How: Don’t caulk over the old caulking. Instead, use a knife to remove the old caulking and then reapply a new seal around the window/door. As an added bonus, the new caulking will also help eliminate any drafts which will decrease your summer and winter energy bills.

6) Replace worn shingles and cracked or bent roof flashing

Why: Your roof is your home’s first line of defence when it comes to keeping out the elements. But this means your roof also takes a beating. Now that the weather is better you’ll want to inspect your roof. Any loose shingles will be a weak spot in your roof’s defence system—a place where water and pests can gain entry into your home.
How: The initial inspection should be from the ground. Note any areas where shingles look loose or out of place. Once done, you’ll want to take a ladder and inspect the shingles a little closer. Remember to use a harness (or hire a professional). To replace shingles, you’ll need a roof tile, roof nails and a hammer. Remember to remove the damaged shingle and inspect the board underneath for damage. For the flashing (the metal that joins the seams of each roof line) make sure there are no parts lifted up or curled. Also make sure the caulking is sealed and solid.

7) Test your hot water’s pressure tank valve

Why: Hot water tank valves do, on occasion, get blocked up and this can turn your tank into a pressurized bomb. To make sure you don’t have a dangerous hazard in your home, simply test the valve once per year.
How: Place a bowl underneath the valve (don’t use your hand or a cloth as the water is scalding hot). Then turn the valve. The valve is working if water pours out.

8) Test all faucets for leaks

Why: A leaky faucet doesn’t seem like a big deal, but did you know that one leaky faucet can lose up to 34 gallons per year.
How: Place a bucket or bowl under each external and internal faucet. Come back the next day. If there’s water in the bowl, your faucet leaks. If it leaks, first change the washer located in the faucet (shut the water off first). After that you may want to call a plumber (or if you’re really handy go online for some DIY videos).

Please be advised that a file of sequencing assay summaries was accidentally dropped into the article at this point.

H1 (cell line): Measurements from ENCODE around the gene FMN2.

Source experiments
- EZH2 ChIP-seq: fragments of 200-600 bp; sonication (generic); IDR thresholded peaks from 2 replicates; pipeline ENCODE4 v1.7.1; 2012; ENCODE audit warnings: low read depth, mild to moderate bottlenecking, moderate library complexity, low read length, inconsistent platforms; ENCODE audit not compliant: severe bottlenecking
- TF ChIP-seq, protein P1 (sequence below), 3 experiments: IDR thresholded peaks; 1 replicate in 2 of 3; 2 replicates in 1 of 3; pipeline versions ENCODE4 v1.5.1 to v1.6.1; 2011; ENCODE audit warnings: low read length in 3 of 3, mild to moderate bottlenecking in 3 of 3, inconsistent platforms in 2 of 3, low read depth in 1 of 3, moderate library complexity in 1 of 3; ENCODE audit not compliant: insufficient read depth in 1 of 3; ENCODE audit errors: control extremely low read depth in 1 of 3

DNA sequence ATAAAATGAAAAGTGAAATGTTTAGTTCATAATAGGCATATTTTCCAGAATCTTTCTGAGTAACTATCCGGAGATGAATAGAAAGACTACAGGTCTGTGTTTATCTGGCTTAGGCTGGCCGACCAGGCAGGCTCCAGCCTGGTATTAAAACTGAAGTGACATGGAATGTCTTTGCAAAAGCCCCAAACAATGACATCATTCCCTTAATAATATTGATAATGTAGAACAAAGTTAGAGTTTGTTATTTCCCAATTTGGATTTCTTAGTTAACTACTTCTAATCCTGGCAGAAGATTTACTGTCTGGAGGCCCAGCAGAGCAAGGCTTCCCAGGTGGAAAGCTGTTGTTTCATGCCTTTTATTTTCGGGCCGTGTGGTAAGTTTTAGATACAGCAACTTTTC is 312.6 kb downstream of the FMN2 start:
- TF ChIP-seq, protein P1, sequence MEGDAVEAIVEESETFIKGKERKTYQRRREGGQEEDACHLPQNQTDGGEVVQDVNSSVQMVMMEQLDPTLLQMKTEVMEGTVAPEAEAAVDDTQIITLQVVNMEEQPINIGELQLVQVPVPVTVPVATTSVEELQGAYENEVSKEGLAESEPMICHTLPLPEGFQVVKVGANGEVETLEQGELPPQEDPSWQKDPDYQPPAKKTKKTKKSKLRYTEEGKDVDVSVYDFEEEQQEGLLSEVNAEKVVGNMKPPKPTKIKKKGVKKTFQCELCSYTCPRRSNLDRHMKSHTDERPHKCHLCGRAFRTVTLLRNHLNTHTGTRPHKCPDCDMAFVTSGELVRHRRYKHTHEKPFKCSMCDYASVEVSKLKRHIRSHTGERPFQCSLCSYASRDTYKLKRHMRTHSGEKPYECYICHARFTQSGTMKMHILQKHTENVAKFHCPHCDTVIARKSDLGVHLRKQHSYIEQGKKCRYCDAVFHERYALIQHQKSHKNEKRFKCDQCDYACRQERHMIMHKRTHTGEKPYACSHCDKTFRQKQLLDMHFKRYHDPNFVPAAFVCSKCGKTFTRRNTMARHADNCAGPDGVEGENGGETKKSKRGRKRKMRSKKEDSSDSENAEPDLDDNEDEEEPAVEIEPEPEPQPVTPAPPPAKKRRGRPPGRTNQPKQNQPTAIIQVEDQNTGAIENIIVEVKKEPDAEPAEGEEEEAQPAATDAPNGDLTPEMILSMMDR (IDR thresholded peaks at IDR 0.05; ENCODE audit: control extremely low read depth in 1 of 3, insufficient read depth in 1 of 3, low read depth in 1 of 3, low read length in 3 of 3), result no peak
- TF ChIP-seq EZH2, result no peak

9) Locate and check main shut off valve for water

Why: Typically your plumbing pipes won’t stop working (although they may spring a leak). But the reason why you want to test your main shut off valves once per year is to ensure that this shut off hasn’t seized. Too many times, a homeowner forgets about the shut off valve until one day a plumbing nightmare happens. To repair it (or at least prevent more damage) the homeowner will rush to shut off the water in the home, only to find the shut off valve is seized.
How: Simply twist the handle left and right. Open it up all the way and close it down all the way. If there is rust or gunk, consider cleaning off the dirt and spraying a bit of lubricant. You just want to make sure the valve is in good operating condition.

10) Check bulbs, outlets and cords

Why: Bulbs in outdoor lights, indoor and outdoor electrical outlets and cords should all be examined.
How: Broken bulbs should be replaced. Broken outlet covers should also be replaced. Outlets and cords that get hot to the touch should also be replaced, as it means the lifespan of this product is coming to an end.

 

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June shows signs of improvement in comparison to 2017

http://www.winnipegrealtors.ca/Resources/PressRelease?fileID=496

Reused by permission of the Real Estate News

WINNIPEG – June sales activity outperformed May this year and usually it is the other way around. This helps explain adjustments that are going on within the local market to account for more stringent mortgage qualifications based on higher interest rates and the federal stress test.

June sales of 1,547 decreased 5% over June 2017 and 1% over the 5-year average for this month.  Listing activity for June increased 1% over the same month last year while the current inventory of 5,206 at month end was up 6%.

June dollar volume of $473 million is down 3% over June 2017 and ahead of all other previous months of June including the best June on record in 2016 of 1,638 sales.

Year-to-date sales activity for the first six months is down 7% in comparison to the same period in 2017 and 2016 but off only 2% from the 5-year average.  Year-to- date dollar volume of close to $2 billion dipped 2% from the same period last year and 1% from the record- setting year of 2016.

“There is no question the federal stress test is suppressing our local market this year,” said Chris Dudeck, president of WinnipegREALTORS®. “However the impact is concentrated far more on the first-time buyers’ market and some buyers looking to move up and purchase their second property.”

In June alone, residential-detached sales under $300,000 decreased 19% over June 2017 while sales over $300,000 showed a 4% gain.

The same can be said for condominiums where very active sales areas like Osborne Village are seeing a noticeable drop in sales for the first six months this year compared to the same period in 2017.

Another indicator of less sales activity in the first half of this year is when you observe the percentage of listings entered on the market that have been sold. Residential-detached listings had a drop in percentage of listings sold from 61% to 56% while condominiums  has gone from 44% of listings sold in 2017 to 40% this year.